Champions are the simplest of tactics and powers of the classes. They get Second Wind for 1d10+6 HP regained once per short rest. And Action Surge is another “once per short rest” ability, and lets you – basically once per fight – get another action and bonus action.
This doubles down on the extra attack provided by two-weapon fighting with Dual Wielder. You already get two regular attacks and a third attack by virtue of the feats, but once per fight you get five. Two regular attacks, your usual bonus attack, and the Action Surge gets you another action and bonus action, which you will almost certainly use for beat-downs.
You “double” your chances of a critical hit, too, to a 10% chance per blow. This doubles the dice of damage, on the average giving you about a half-point of extra damage per successful attack.
His dwarven nature gives him
Putting our fighter in plate armor as soon as he can hack it, and with the boost provided by Dual Wielder, he’s AC 19. Like most heavy fighters to push higher will require magic.
With two battleaxes (because dwarf; though you’ll be using a battleaxe and a throwable handaxe up until you get the Feat at 6th level), you’ll have three attacks per round, every round.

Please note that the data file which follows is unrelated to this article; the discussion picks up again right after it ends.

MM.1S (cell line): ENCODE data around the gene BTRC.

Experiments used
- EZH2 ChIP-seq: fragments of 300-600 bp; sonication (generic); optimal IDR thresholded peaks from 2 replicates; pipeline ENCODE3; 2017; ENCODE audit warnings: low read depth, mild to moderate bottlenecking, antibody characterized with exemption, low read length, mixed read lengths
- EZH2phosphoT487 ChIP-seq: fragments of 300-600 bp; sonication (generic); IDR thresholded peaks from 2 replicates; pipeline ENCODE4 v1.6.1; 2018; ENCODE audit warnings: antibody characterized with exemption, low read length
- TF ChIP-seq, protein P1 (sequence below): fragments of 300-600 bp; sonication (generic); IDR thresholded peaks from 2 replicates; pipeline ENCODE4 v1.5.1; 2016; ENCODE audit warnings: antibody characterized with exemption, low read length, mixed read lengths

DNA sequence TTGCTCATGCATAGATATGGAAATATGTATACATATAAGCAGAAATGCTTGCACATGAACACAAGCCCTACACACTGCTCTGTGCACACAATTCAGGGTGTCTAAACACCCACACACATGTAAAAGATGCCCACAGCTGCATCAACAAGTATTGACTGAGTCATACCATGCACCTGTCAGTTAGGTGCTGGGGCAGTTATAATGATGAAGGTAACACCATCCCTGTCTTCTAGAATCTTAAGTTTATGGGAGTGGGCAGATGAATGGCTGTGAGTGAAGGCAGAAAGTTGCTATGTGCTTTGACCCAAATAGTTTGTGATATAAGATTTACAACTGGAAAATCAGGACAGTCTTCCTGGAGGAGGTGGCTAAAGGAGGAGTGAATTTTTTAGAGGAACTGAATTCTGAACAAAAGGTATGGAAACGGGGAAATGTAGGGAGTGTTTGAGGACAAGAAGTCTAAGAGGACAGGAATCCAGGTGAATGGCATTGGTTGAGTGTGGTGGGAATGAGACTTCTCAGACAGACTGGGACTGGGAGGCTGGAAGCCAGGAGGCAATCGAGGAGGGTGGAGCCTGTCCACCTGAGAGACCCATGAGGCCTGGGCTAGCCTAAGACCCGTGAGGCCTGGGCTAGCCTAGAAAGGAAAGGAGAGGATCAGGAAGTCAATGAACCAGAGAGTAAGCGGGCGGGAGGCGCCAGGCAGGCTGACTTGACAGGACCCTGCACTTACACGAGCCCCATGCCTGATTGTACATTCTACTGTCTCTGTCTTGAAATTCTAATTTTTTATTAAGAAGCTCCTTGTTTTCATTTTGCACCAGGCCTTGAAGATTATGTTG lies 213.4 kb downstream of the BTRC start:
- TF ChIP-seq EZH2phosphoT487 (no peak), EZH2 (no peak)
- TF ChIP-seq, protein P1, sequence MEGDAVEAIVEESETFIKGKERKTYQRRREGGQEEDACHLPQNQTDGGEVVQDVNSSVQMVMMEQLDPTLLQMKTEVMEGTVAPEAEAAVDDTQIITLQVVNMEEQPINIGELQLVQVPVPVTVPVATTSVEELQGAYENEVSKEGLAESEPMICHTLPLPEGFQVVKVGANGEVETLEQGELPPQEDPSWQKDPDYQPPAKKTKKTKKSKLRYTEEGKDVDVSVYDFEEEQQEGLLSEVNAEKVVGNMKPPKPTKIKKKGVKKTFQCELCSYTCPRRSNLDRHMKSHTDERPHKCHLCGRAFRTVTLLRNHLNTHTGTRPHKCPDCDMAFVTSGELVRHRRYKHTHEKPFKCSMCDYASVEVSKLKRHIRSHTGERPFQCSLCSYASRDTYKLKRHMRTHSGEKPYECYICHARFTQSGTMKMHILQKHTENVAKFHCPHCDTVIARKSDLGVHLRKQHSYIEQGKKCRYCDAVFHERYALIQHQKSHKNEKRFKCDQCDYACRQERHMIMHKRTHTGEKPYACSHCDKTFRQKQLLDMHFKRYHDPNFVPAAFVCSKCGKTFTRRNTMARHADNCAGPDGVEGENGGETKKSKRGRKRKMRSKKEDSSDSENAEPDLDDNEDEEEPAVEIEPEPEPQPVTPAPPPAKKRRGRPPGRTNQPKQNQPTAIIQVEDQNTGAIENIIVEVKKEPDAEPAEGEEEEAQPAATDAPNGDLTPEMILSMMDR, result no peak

Each attack is at 1d20+8 and does 1d8+5 damage. So 3d8+15 (18-39) potential damage per turn just by being his charming self. Add in the bonus damage for crits and you’re basically throwing down 20-40 per turn . . . unless you do an Action Surge, and for that turn you’re staring at 4d8+20. . . 24-52 points!
That upper damage total even on non-surge turns is the equivalent of about a 6d6 or 7d6 attack, and you can keep it up turn after turn. So unlike a wizard type that can maybe throw three mighty fireballs at 6th level per long rest, you can keep that up all day.
The key there is the archetype and feat selection, though – I just stumbled on this myself, though I’m sure it’s an old trick for most.